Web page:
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Beginners guide to Digital Cinema Packages (DCP)

posted 17 Nov 2014, 04:54 by Ben Edwards   [ updated 14 May 2015, 15:59 ]
DCPs are how Digital Cinema Servers play films. a DCP is the digital equivalent of a 35mm film print. They are actually a directory/folder with a number of files in them. They are generally loaded onto the server (a process called ingesting) by plugging in a Hard Drive (USB2 or a faster CRU drive). 

I offer a very affordable Digital Cinema Package (DCP) Mastering/Creation service as it is very time consuming and prone to errors (DCP problems are the main reasons film festivals have problems playing films).  If you want to create your own DCP-o-Matic is a great free piece of software but allow yourself a lot of time (several days) and find a cinema you can test your DCP in.

The DCP actually contained a JPEG 2000 for each frame and a uncompressed WAV file for each audio channel.  JPEG 2000 holds a better quality image than standard JPEG but is very processor intensive to create.  Even on a fairly powerful computer (Quad core 3Ghz) it can take over 15 hours to create the 70 minute DCP.  DCPs contain a lot of data and gives a extremely high quality image.  A typical feature length film is over 150 gigabytes.  There is a quality setting in a lot of the software.  a 'bandwidth' of 50 gives quality similar to blu-ray and a 175 is roughly what feature films use.  It is no quicker to produce a DCP of a lower quality but the files are smaller (the bandwidth is Mbps so a 175 bandwidth gives a DCP more that 3 times larger).  50 does have the advantage that a feature length film can be distributed on a large memory stick.


To create a DCP you start with a video file (either with the audio tracks included or separate audio files or files).  Below the various video and audio formats are discussed.

DCP creation software can generally accept a variety of formats.  The format you should use depends on the source material the film was shot on.  For very high quality source (shot on Red or Arri Alexa) it is worth starting with 10 bit uncompressed 'YUV' video.  For other top end cameras (including Canon C300) prores 422 HQ or Avid DNxHD 180 are appropriate.  It is possible (but not ideal) to use H.264 (.mp4) but you should use a very high bitrate.  

Again DCP software can generally accept most popular audio formats but as they use the below format it is a good idea to start with it:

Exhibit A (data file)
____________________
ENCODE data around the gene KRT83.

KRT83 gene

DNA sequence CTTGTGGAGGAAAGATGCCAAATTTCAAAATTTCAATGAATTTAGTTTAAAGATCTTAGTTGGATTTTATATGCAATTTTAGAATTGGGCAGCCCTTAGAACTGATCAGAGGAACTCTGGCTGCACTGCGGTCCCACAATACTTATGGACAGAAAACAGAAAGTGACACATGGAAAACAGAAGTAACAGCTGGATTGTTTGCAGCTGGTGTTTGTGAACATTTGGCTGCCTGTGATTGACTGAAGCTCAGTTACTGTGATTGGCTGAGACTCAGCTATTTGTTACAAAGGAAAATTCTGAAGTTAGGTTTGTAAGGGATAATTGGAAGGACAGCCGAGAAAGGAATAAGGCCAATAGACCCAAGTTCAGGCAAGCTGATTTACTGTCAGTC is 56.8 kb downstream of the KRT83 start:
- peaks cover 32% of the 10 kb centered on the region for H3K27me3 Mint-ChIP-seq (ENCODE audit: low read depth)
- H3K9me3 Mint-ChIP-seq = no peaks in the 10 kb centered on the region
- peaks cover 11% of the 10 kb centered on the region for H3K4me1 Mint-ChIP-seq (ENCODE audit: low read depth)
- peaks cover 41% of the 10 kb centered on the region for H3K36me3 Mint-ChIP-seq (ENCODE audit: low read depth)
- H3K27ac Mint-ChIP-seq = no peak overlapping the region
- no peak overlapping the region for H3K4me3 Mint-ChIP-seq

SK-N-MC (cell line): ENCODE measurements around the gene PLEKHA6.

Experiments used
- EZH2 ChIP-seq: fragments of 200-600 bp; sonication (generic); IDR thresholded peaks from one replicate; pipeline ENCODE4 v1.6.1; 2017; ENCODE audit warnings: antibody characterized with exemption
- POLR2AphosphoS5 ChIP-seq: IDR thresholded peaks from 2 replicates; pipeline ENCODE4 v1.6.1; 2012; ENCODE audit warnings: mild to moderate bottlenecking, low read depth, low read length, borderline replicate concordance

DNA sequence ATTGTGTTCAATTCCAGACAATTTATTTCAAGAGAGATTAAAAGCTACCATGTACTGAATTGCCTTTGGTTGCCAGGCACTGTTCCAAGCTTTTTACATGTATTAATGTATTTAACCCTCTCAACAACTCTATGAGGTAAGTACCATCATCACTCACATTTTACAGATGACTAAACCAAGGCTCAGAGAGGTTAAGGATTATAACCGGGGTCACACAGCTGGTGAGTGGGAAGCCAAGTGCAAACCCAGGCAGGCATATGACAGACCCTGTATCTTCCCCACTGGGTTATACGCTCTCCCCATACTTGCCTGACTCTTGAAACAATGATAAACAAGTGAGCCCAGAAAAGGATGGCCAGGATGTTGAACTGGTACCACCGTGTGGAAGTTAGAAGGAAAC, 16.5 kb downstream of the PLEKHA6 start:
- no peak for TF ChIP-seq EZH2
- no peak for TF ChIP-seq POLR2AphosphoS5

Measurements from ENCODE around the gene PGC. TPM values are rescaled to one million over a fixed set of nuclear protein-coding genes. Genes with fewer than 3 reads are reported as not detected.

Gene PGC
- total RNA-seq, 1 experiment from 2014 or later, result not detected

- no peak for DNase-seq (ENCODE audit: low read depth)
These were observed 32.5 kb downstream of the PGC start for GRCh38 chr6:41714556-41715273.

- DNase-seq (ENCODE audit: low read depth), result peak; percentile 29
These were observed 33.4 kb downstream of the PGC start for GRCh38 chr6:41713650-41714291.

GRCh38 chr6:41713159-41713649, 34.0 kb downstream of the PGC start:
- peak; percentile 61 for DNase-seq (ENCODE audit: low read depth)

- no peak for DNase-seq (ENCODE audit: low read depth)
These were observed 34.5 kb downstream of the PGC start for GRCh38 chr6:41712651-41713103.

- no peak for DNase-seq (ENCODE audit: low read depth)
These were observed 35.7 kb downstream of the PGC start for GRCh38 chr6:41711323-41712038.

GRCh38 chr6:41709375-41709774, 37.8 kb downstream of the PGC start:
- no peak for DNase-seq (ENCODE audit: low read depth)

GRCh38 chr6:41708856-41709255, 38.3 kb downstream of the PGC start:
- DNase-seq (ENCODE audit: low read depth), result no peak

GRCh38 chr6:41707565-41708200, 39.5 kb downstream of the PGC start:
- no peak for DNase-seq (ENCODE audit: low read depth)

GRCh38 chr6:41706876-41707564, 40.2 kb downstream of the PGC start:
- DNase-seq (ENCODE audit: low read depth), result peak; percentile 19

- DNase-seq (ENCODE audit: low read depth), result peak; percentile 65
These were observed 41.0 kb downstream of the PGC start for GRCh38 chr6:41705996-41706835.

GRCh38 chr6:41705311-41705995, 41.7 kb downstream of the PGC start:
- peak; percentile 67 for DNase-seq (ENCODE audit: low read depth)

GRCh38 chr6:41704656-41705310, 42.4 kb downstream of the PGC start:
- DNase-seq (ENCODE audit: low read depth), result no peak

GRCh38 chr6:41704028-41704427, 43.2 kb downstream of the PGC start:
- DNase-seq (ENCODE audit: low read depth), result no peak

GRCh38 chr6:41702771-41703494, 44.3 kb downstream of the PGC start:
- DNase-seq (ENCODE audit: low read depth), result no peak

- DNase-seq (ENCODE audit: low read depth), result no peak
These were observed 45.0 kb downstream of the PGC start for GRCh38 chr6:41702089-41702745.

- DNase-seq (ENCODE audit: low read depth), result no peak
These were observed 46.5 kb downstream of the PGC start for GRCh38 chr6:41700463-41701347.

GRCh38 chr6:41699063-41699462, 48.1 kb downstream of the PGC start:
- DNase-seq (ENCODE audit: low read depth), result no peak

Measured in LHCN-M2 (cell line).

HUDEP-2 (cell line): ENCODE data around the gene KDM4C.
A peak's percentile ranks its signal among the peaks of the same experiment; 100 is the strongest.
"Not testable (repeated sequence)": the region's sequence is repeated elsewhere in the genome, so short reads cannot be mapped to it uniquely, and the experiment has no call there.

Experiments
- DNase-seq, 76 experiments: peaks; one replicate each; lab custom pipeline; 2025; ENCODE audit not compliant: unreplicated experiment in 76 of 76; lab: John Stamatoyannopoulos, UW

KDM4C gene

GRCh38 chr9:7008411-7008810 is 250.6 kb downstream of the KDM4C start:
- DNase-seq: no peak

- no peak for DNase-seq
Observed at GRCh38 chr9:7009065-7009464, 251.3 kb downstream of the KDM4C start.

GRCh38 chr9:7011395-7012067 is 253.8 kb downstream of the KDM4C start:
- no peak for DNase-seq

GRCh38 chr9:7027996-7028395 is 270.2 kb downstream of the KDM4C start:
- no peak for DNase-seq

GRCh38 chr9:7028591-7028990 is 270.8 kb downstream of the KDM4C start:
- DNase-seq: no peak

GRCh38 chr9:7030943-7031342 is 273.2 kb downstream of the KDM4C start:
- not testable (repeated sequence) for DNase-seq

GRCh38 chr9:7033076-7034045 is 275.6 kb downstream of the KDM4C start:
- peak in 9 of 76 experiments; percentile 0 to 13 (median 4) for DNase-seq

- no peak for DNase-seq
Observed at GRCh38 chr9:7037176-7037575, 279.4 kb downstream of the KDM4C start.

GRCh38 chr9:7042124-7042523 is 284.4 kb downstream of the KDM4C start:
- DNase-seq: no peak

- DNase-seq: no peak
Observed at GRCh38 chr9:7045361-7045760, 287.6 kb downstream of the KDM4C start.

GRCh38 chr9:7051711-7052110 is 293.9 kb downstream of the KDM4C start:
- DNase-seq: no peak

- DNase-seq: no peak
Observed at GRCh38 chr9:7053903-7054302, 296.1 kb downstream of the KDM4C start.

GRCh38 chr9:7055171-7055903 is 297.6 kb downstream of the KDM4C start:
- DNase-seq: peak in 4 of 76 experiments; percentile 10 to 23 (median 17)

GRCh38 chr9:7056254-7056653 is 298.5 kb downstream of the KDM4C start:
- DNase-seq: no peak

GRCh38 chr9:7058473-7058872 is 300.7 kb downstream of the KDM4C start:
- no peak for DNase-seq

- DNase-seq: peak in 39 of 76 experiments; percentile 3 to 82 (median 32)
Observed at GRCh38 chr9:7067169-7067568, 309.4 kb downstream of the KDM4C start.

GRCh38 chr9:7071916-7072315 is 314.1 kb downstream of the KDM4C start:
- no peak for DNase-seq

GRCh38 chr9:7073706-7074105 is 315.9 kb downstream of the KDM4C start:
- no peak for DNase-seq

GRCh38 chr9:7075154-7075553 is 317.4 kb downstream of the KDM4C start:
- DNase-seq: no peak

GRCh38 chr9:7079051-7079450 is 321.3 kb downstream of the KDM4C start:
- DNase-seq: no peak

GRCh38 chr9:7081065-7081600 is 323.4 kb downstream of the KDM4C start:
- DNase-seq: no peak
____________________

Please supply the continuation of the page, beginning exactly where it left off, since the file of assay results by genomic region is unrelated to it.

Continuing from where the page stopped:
Format: Waveform Audio (WAV)
Audio codec: Uncompressed
Sample Rate: 48000 Hz
Channels: stereo (or 5.1, in which case a file for each channel can be provided)
Sample size: 24 bit

It is best to supply a audio files mixed to -12 Db or even a little lower.  If the audio level is too high you will get pooping (where the audio breaks up and crackles).  The Dolby audio decoders tend to have a 'fader' level ranging from 0-10.  If your mix is too low (even by a few Db) it will not be possible to play loud enough.  It can be tricky to get it right as -18 will probably give you a far too low level even at a fader level of 10.  If your mix does not peek between -12 and -13 some DCP authoring software can adjust the level but you need to know accurately what Db the mix peeks at.

The colourspace refers to how many colours (and what colours) are used for the video.  Computer monitors normal use sRGB but broadcast monitors use Rec.709 (or even P2 for high end cinema).   Gamma refers to the brightness of the image (this is a oversimplification as it uses curves but it gives the general idea).  If set up properly a Gamma of 2.2 is generally used for computer monitors and Rec.709 also often also uses 2.2.  Digital Cinema uses Rec.709 but has a Gamma of 2.6. The DCP creation software will convert to Rec.709/2.6 but it is important to know what the source material is so the software can be set up.  If you made the video yourself on a computer monitor sRGB/2.2 is best to use.  If the video was properly graded the person doing the grading should be able to tell you.